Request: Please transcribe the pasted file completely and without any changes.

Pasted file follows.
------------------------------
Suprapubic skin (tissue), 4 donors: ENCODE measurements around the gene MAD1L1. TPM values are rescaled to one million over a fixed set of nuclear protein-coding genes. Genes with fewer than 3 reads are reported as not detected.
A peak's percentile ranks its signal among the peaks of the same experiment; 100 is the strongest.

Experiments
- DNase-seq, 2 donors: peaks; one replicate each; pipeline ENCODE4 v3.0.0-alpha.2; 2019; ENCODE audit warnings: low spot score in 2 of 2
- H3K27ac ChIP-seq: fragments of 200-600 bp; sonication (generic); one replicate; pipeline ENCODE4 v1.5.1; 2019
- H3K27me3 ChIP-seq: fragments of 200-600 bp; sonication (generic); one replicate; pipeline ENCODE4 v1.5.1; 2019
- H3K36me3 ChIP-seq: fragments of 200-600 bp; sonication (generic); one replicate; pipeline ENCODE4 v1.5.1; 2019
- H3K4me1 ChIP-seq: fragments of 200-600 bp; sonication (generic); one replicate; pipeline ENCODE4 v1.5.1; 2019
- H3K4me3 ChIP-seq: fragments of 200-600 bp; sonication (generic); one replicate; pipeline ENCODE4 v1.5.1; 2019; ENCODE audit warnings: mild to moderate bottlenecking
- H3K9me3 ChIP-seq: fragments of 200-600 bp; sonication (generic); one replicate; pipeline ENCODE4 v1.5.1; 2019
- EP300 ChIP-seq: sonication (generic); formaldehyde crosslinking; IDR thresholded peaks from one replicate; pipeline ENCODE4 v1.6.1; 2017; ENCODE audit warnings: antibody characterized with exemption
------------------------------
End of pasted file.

Suprapubic skin (tissue), 4 donors: ENCODE measurements around the gene MAD1L1. TPM values are rescaled to one million over a fixed set of nuclear protein-coding genes. Genes with fewer than 3 reads are reported as not detected.
A peak's percentile ranks its signal among the peaks of the same experiment; 100 is the strongest.

Experiments
- DNase-seq, 2 donors: peaks; one replicate each; pipeline ENCODE4 v3.0.0-alpha.2; 2019; ENCODE audit warnings: low spot score in 2 of 2
- H3K27ac ChIP-seq: fragments of 200-600 bp; sonication (generic); one replicate; pipeline ENCODE4 v1.5.1; 2019
- H3K27me3 ChIP-seq: fragments of 200-600 bp; sonication (generic); one replicate; pipeline ENCODE4 v1.5.1; 2019
- H3K36me3 ChIP-seq: fragments of 200-600 bp; sonication (generic); one replicate; pipeline ENCODE4 v1.5.1; 2019
- H3K4me1 ChIP-seq: fragments of 200-600 bp; sonication (generic); one replicate; pipeline ENCODE4 v1.5.1; 2019
- H3K4me3 ChIP-seq: fragments of 200-600 bp; sonication (generic); one replicate; pipeline ENCODE4 v1.5.1; 2019; ENCODE audit warnings: mild to moderate bottlenecking
- H3K9me3 ChIP-seq: fragments of 200-600 bp; sonication (generic); one replicate; pipeline ENCODE4 v1.5.1; 2019
- EP300 ChIP-seq: sonication (generic); formaldehyde crosslinking; IDR thresholded peaks from one replicate; pipeline ENCODE4 v1.6.1; 2017; ENCODE audit warnings: antibody characterized with exemption